I have multiple ssh config folders for various systems e.g.:

ssh -F ~/.ssh/system-a/config user@system-a
ssh -F ~/.ssh/system-b/config user@system-b

Each folder has a config file and set of identity files like so

Host system-a
    HostName <some_hostname>
    User <some_username>
    IdentityFile ~/.ssh/system-a/keys/system-a.pem

How do tell git to use a certain ssh config file or a certain ssh key when performing git tasks?

Ideally I would like to do this per git project if I can.


on command-line you can change your Git config for the current repository:

git config core.sshCommand "ssh -F ~/.ssh/system-a/config"

or in .git/config in your local repository to the [core] section:

sshCommand = "ssh -F ~/.ssh/system-a/config"

This works only with git 2.10 and newer. Otherwise, it needs to be set up using environment variable $GIT_SSH_COMMAND, for example like:

GIT_SSH_COMMAND="ssh -F ~/.ssh/system-a/config" git pull
  • 1
    @AndrejsCainikovs Thanks for correction. I did't find the actual release notes and 2.9 did not have this feature. – Jakuje Dec 19 '16 at 10:08
  • I like to add the reference to the identify file I created for the GitHub repo directly so I use the -i option to ssh in the .git/config file. sshCommand = "ssh -i ~/.ssh/github_reponame_rsa" – WeakPointer Apr 25 at 15:22

git 2.10+

Check Jakuje answer.

git 2.9-

Use core.gitproxy pointing to the custom script that does the magic.


As Andrejs Cainikovs and Jakuje have pointed out, it is possible to use multiple ssh-config files with a recent enough git.

However, you can achieve virtually the same results with a single ssh-config file with multiple configurationss, possibly all referring to a single real host:

    HostName <some_hostname>
    User <some_username>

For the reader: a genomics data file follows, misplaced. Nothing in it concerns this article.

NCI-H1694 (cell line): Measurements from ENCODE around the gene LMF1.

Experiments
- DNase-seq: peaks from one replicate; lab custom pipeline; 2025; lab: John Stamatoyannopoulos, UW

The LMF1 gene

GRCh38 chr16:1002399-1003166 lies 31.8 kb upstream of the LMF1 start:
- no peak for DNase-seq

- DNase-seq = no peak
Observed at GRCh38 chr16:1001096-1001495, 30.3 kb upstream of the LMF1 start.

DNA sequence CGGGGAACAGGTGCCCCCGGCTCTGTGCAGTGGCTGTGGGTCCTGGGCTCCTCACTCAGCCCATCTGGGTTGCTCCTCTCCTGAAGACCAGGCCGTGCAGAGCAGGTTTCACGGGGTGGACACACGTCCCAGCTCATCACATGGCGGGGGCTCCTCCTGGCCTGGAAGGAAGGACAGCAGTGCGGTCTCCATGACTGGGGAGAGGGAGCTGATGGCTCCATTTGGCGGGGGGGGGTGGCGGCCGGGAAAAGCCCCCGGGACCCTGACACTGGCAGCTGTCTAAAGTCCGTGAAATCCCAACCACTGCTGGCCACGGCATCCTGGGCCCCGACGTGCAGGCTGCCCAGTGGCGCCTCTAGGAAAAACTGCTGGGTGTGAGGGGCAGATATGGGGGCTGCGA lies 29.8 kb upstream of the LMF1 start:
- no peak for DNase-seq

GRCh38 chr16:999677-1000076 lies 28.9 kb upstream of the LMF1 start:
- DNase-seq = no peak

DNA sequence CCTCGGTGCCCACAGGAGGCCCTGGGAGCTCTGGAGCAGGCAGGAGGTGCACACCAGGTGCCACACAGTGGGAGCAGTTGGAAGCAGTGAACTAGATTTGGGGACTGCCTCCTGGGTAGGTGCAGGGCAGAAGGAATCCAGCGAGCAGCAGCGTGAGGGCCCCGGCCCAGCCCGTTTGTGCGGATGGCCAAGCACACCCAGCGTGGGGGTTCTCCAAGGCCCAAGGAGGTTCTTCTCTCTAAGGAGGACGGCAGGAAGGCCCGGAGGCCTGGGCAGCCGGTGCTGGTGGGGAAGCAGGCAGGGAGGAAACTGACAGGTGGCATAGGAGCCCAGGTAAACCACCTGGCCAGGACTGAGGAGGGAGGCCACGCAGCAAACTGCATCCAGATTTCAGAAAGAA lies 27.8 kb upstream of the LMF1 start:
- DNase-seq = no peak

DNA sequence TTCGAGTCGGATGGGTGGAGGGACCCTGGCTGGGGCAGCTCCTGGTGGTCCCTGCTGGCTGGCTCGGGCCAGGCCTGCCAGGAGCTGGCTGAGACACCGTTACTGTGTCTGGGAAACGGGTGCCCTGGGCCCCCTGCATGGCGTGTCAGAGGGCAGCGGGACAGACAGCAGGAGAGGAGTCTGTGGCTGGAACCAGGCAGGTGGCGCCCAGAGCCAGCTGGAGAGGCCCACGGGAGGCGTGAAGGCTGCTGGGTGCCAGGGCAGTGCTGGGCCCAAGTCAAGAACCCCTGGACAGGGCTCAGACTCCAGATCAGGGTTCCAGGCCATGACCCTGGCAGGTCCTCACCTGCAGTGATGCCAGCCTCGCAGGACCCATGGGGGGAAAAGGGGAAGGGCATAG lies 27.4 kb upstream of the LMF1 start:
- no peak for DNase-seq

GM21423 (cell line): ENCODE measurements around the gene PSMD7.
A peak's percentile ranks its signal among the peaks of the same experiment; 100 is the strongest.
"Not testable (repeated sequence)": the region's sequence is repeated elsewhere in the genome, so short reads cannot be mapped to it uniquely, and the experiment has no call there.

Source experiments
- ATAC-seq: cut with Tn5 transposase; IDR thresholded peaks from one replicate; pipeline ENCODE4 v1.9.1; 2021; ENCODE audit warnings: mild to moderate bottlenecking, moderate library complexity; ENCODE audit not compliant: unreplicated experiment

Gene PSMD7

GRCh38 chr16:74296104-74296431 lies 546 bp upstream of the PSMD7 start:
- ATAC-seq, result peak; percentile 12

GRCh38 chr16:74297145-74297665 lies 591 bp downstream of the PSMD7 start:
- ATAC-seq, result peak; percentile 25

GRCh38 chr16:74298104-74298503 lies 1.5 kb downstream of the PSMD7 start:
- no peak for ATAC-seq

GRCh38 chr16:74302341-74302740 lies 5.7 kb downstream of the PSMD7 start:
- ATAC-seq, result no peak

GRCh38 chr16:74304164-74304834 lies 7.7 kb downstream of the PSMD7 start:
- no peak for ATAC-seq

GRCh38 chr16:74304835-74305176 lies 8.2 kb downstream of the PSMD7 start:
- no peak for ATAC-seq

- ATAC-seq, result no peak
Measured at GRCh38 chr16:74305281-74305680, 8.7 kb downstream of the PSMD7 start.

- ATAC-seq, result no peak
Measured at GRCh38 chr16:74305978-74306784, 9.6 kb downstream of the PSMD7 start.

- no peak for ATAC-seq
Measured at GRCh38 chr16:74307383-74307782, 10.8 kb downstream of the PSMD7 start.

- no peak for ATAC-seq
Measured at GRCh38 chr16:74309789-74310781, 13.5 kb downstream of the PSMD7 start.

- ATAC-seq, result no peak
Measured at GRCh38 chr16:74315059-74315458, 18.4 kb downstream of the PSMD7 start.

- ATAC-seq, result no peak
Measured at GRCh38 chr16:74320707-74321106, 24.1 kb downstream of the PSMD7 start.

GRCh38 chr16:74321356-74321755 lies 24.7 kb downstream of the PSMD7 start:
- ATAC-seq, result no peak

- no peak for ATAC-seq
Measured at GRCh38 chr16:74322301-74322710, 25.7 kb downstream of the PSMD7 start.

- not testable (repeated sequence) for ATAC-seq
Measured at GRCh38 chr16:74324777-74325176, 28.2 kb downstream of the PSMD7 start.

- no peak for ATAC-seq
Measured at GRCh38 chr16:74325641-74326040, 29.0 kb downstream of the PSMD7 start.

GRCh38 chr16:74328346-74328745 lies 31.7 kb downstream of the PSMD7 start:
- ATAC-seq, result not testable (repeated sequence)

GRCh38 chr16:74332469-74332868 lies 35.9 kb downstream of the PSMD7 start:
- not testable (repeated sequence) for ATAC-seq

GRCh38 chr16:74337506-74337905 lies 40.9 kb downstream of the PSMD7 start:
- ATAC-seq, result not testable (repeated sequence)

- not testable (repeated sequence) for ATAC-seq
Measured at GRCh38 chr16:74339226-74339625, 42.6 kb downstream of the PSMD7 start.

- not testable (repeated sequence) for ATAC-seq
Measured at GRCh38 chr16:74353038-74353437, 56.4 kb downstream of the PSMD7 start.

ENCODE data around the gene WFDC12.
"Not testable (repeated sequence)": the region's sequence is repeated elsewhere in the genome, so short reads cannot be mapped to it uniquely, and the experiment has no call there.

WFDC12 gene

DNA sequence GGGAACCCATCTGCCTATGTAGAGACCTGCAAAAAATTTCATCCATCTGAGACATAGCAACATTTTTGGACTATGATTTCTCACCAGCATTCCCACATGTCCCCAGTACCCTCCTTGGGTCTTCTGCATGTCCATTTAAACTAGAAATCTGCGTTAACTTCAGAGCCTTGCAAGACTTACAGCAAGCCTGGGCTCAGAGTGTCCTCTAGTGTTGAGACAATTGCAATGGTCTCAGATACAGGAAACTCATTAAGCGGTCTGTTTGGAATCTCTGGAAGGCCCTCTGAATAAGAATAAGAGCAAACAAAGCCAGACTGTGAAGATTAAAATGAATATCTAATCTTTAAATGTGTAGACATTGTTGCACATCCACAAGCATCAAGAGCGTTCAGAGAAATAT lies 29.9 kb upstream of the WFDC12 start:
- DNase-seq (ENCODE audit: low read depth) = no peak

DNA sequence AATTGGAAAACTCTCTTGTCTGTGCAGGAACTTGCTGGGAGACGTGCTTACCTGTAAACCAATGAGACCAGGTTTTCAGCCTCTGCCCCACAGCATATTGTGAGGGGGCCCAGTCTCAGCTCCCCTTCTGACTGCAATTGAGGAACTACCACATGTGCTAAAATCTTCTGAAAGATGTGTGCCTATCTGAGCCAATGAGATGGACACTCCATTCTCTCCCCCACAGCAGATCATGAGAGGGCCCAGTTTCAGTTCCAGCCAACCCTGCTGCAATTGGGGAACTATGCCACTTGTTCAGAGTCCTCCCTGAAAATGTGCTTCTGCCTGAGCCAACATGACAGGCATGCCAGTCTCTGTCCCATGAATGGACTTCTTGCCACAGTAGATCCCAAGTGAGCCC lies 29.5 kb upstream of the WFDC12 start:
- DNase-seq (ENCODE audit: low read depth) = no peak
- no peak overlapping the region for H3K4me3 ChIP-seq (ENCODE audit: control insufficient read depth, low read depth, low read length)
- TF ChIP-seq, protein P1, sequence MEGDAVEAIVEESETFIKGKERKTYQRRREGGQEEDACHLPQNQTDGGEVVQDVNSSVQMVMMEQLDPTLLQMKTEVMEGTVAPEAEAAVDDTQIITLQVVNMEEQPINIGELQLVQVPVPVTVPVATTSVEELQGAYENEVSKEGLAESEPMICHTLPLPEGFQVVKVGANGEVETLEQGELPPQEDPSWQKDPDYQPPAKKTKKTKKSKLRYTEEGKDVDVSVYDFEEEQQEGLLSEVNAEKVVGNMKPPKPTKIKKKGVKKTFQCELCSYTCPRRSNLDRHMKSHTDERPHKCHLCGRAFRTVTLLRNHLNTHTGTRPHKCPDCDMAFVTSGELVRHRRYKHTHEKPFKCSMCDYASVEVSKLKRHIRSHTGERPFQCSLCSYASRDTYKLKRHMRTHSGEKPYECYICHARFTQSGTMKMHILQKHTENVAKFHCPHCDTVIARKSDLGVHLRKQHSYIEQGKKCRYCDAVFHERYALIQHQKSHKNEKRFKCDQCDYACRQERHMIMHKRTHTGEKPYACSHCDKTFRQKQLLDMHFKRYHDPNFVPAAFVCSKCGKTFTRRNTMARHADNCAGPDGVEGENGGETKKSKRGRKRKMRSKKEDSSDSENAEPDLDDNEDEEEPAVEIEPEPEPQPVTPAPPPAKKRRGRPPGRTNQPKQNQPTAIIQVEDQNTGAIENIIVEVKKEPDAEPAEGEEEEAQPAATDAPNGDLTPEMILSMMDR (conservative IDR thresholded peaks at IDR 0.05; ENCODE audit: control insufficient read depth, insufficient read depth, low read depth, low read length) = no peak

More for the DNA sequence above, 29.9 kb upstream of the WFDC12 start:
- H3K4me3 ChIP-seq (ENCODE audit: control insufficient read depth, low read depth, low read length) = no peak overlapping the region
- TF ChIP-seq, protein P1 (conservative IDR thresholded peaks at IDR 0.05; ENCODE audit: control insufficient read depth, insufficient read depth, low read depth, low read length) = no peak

IdentityFile ~/.ssh/system-a/keys/system-a.pem

    HostName <other_hostname>
    User <other_username>
    IdentityFile ~/.ssh/system-b/keys/system-a.pem

and then clone the repos like:

  git clone SOMELABEL:foo/bar.git
  git clone OTHERLABEL:frobnozzel.git

This will use <some_username>@<some_hostname> with the ssh-key in ~/.ssh/system-a/keys/system-a.pem for the bar repository, whereas it will use <other_username>@<other_hostname> with the ssh-key in ~/.ssh/system-b/keys/system-a.pem for the frobnozzel repository.

  • @AndrejsCainikovs i stand corrected (and have updated my answer); i still don't understand why multiple ssh-config-files would be preferred over a single one (but of course that's up to the @pfwd) – umläute Dec 19 '16 at 10:26
  • Of course, having a single ~/.gitconfig and ~/.ssh/config is the way to go. But I think the OP hit the corner case. Perhaps test automation, or something... – Andrejs Cainikovs Dec 19 '16 at 12:26
  • @umläute Its just the way I prefer to work. I like having separate config files and directories for my projects instead of lumping them all together – pfwd Dec 20 '16 at 10:24

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